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// posts about kids

House Industries – Factory Blocks

Factory Blocks by House Industries.

UBBAS Bath Cups

Rob Spalding’s UBBAS Bath Cups are a fun way to promote healthy discussions with your kids about their bodies – fill the cups up with water and see them pee – Mama and Sister UBBAS pee sitting down, and Papa and Brother UBBAS pee standing up. Besides learning about bodily functions, the grown up UBBAS cups have hearts that interlock when hugging, and all of the UBBAS’ can hold one another’s hands.


Dottinghill

Since Tattly launched in July 2011, designer tattoos are everywhere. Dottinghill is one of the nicer ones I’ve come across recently, with crowdsourced designs that are pretty lovely! So, if you’ve got a tattoo design in mind, submit it to Dottinghill and if you’re lucky, it will end up on your arm!


Cardboard Safari – Wall Trophies

I spotted these fun cardboard wall trophies by Cardboard Safari on sale over at Fab. They’d be sweet over a mantle or in a kid’s nursery!

Fai-Fah by Sparch

Picture credits: Lin Ho

 

Architecture firm Sparch was commissioned by TMB Bank to design Fai-Fah Prachautis, combining two side-by-side shophouses into a building that houses an arts and education program which works with underprivileged Thai youth, using art as a vehicle for self-development and creative thinking. The art and creative education programs span five floors and include an art studio, library, gallery, dance studio, and multi-purpose rooftop garden.

The five levels of the building are linked by a central feature staircase with each level defined by its own colour theme. Utilities and services are housed in a new inverted L-shaped structure, the “Utility Stick”, which is plugged into the rear of the building; it rises from the courtyard and bends to form a garden store at roof level. The existing shop house façade has been transformed by the application of a bespoke lattice screen and Fai-Fah logo, a statement that the building is different from its adjacent neighbours and announcing to the community that Fai-Fah has arrived.

I personally love the way that the signage at night looks like a long exposure photo with the words “Fai-Fah” scrawled in light. The interior is super fun, playful and colorful, and I’m sure the program a huge asset to the community in Bangkok.

Picture credits_TMB Bank




Picture credits_Lin Ho

Picture credits_TMB Bank

Neritagli


Love these sculptures by Neritagli. Simple, flat-packed shapes and designs. I actually like the leftover acrylic as much as the sculptures themselves.


Dice For Change

DiceForChange is a boxed set of three dice designed to help kids playfully engage the world in a positive way. The WellnessDice encourages you to take better care of yourself, the KindnessDice to be more kind, and the EcoDice to take care of the world.




Little Studio – Nordic Happy Design

We received this post submission from Little Studio titled “Nordic happy design”, and I think that’s the perfect name for these pieces. Their works are inspired by children – they are playful, beautiful. and colorful!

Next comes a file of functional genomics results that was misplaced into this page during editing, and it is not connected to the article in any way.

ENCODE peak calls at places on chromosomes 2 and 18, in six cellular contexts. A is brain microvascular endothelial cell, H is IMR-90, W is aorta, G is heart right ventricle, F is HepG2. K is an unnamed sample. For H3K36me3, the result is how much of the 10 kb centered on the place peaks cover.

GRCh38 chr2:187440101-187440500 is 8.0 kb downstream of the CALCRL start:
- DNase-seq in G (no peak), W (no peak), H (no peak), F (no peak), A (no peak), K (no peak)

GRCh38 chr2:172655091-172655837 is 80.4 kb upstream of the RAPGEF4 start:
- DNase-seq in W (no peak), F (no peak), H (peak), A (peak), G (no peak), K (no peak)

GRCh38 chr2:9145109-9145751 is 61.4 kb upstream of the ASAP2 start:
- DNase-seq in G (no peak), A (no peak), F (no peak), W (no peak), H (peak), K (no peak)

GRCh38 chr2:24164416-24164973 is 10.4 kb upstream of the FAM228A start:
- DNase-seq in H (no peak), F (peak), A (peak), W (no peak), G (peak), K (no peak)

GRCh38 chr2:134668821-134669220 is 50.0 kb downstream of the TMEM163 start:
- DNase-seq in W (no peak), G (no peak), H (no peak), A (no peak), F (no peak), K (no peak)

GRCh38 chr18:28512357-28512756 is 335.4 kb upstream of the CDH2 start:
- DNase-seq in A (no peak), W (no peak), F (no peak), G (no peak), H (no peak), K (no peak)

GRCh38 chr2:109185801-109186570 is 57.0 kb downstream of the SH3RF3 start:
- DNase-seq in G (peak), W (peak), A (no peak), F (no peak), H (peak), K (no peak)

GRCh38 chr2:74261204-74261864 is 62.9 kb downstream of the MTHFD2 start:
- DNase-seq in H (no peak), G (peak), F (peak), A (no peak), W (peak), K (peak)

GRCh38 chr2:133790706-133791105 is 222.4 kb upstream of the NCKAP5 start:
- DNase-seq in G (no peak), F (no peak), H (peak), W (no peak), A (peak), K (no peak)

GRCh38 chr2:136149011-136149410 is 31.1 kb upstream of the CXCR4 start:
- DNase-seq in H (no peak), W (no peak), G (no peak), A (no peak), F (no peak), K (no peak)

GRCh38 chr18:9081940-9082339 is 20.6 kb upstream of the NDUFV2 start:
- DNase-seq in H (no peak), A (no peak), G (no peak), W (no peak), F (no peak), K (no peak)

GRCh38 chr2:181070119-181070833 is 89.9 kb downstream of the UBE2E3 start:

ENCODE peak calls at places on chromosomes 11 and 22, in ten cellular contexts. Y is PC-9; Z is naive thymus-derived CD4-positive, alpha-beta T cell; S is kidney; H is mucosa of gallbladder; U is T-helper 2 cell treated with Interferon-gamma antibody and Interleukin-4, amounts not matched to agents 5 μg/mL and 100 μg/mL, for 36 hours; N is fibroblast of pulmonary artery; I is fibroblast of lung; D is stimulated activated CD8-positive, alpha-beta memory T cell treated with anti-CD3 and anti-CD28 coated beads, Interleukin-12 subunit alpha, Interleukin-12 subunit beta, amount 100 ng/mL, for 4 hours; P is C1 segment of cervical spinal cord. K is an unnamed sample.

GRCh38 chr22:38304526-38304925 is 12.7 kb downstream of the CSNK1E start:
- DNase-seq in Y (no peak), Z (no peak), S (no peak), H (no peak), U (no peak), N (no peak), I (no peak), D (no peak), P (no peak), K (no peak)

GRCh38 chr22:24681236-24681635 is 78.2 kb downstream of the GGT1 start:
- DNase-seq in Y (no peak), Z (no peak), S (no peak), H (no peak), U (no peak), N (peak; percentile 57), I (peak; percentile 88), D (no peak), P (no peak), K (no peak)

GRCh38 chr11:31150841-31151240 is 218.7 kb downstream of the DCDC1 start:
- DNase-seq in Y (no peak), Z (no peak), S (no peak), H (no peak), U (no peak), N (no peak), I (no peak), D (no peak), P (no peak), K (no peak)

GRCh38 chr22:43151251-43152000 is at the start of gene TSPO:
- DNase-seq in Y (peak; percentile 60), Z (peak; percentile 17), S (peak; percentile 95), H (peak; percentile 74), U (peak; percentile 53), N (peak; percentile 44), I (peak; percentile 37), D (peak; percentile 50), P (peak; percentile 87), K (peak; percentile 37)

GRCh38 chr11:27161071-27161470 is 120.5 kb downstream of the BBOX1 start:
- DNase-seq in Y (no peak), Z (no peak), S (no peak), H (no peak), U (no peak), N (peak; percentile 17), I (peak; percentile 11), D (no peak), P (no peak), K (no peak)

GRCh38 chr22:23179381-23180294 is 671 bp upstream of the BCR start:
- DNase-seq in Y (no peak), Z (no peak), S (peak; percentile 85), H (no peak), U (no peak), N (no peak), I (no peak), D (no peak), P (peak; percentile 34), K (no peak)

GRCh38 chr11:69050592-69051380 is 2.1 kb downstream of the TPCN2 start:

Children’s ability to see things for more than what they really are, is a great inspiration to us. For example, a triangle could just be a triangle – but it can also be a mountain. Or a circle, a circular symbol, can with other circles turn into soap bubbles.





Gauges and Buttons Poster – Our Children’s Gorilla

When I was a kid, my mom painted Transformer type gauges and buttons on the underside of my brother and my bunkbed. We had a lot of fun playing with them. This Gauges and Buttons Poster by Our Children’s Gorilla could be the centerpiece of a whole lot of games like submarine or nuclear reactor control room.

Jane’s Carousel and a pavilion by Jean Nouvel

Last week we wandered over to Brooklyn Bridge Park to attend the opening of Jane’s Carousel, which is now housed in a brand new pavilion designed by Jean Nouvel. The carousel is almost 100 years old, and was originally built by the Philadelphia Toboggan Company in 1922.

The Jean Nouvel designed 72 x 72 foot acrylic building is not only a protective shelter for the carousel, but a jewel box that provides framed views of the bridges as well as the Manhattan skyline. The East and West facades are fixed and completely transparent, while the other two facades open via a series of folding steel and acrylic doors. The operable facades each have 18 doors split into two groups of 9, opening from the center outwards. The doors rest on tracks recessed on the floor and programmed to open in four different positions, while the skylight, inspired by the structure of the carousel, is made of insulated glass units.

The pavilion was nice – a glass box that encases the carousel and allows it and the views of the city to be the center of attention. They didn’t do this at the opening, but apparently at sunset the shadows of the three rows of horses will be projected onto four 70′ by 25′ screens. Sounds like fun – we’ll have to go back to check it out!




The carousel lights reflected in the glass and onto the bridge beyond.

A beautiful embedded sign for the carousel.

A rendering of the light projections at night. And finally, a series of photos of the installation process taken by Julienne Schaer.